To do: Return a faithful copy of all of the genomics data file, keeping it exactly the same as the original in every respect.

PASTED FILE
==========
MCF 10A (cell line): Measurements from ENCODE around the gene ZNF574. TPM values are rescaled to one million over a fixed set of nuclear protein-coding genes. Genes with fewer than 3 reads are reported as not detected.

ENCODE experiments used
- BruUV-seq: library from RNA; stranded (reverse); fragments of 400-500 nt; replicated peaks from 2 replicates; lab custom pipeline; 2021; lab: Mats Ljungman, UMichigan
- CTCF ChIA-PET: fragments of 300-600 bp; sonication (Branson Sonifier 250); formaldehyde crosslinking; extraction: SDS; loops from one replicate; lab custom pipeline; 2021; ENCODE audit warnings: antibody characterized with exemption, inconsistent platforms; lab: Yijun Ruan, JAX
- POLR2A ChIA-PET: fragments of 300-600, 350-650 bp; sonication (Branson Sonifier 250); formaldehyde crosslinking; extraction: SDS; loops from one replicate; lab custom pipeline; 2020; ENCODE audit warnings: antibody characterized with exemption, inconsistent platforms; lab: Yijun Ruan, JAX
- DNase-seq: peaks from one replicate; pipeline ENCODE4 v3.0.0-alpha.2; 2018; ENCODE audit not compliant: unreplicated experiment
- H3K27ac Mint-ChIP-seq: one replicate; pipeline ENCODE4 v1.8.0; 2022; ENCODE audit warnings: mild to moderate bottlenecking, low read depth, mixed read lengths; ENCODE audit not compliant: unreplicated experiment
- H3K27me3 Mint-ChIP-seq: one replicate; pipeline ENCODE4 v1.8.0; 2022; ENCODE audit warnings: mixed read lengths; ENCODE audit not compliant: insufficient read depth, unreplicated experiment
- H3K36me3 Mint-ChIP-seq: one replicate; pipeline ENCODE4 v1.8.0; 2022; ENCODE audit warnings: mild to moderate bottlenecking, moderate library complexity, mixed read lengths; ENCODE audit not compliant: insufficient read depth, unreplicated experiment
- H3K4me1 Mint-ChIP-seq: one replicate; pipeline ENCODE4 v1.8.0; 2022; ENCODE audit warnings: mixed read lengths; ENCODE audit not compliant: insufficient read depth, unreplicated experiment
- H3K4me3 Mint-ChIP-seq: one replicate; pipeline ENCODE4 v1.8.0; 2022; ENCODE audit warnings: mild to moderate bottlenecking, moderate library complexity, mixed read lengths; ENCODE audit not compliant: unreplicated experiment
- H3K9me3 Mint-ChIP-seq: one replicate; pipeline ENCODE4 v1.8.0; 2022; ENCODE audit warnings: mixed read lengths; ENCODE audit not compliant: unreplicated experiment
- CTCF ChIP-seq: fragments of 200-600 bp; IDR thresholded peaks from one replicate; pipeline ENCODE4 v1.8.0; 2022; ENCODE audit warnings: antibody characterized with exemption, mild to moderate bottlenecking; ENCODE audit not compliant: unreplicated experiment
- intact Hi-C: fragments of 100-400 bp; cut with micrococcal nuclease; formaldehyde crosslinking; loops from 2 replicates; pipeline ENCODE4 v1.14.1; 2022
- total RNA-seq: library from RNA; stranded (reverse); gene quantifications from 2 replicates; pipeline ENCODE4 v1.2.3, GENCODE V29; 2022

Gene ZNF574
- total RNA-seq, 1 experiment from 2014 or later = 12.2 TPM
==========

MCF 10A (cell line): Measurements from ENCODE around the gene ZNF574. TPM values are rescaled to one million over a fixed set of nuclear protein-coding genes. Genes with fewer than 3 reads are reported as not detected.

ENCODE experiments used
- BruUV-seq: library from RNA; stranded (reverse); fragments of 400-500 nt; replicated peaks from 2 replicates; lab custom pipeline; 2021; lab: Mats Ljungman, UMichigan
- CTCF ChIA-PET: fragments of 300-600 bp; sonication (Branson Sonifier 250); formaldehyde crosslinking; extraction: SDS; loops from one replicate; lab custom pipeline; 2021; ENCODE audit warnings: antibody characterized with exemption, inconsistent platforms; lab: Yijun Ruan, JAX
- POLR2A ChIA-PET: fragments of 300-600, 350-650 bp; sonication (Branson Sonifier 250); formaldehyde crosslinking; extraction: SDS; loops from one replicate; lab custom pipeline; 2020; ENCODE audit warnings: antibody characterized with exemption, inconsistent platforms; lab: Yijun Ruan, JAX
- DNase-seq: peaks from one replicate; pipeline ENCODE4 v3.0.0-alpha.2; 2018; ENCODE audit not compliant: unreplicated experiment
- H3K27ac Mint-ChIP-seq: one replicate; pipeline ENCODE4 v1.8.0; 2022; ENCODE audit warnings: mild to moderate bottlenecking, low read depth, mixed read lengths; ENCODE audit not compliant: unreplicated experiment
- H3K27me3 Mint-ChIP-seq: one replicate; pipeline ENCODE4 v1.8.0; 2022; ENCODE audit warnings: mixed read lengths; ENCODE audit not compliant: insufficient read depth, unreplicated experiment
- H3K36me3 Mint-ChIP-seq: one replicate; pipeline ENCODE4 v1.8.0; 2022; ENCODE audit warnings: mild to moderate bottlenecking, moderate library complexity, mixed read lengths; ENCODE audit not compliant: insufficient read depth, unreplicated experiment
- H3K4me1 Mint-ChIP-seq: one replicate; pipeline ENCODE4 v1.8.0; 2022; ENCODE audit warnings: mixed read lengths; ENCODE audit not compliant: insufficient read depth, unreplicated experiment
- H3K4me3 Mint-ChIP-seq: one replicate; pipeline ENCODE4 v1.8.0; 2022; ENCODE audit warnings: mild to moderate bottlenecking, moderate library complexity, mixed read lengths; ENCODE audit not compliant: unreplicated experiment
- H3K9me3 Mint-ChIP-seq: one replicate; pipeline ENCODE4 v1.8.0; 2022; ENCODE audit warnings: mixed read lengths; ENCODE audit not compliant: unreplicated experiment
- CTCF ChIP-seq: fragments of 200-600 bp; IDR thresholded peaks from one replicate; pipeline ENCODE4 v1.8.0; 2022; ENCODE audit warnings: antibody characterized with exemption, mild to moderate bottlenecking; ENCODE audit not compliant: unreplicated experiment
- intact Hi-C: fragments of 100-400 bp; cut with micrococcal nuclease; formaldehyde crosslinking; loops from 2 replicates; pipeline ENCODE4 v1.14.1; 2022
- total RNA-seq: library from RNA; stranded (reverse); gene quantifications from 2 replicates; pipeline ENCODE4 v1.2.3, GENCODE V29; 2022

Gene ZNF574
- total RNA-seq, 1 experiment from 2014 or later = 12.2 TPM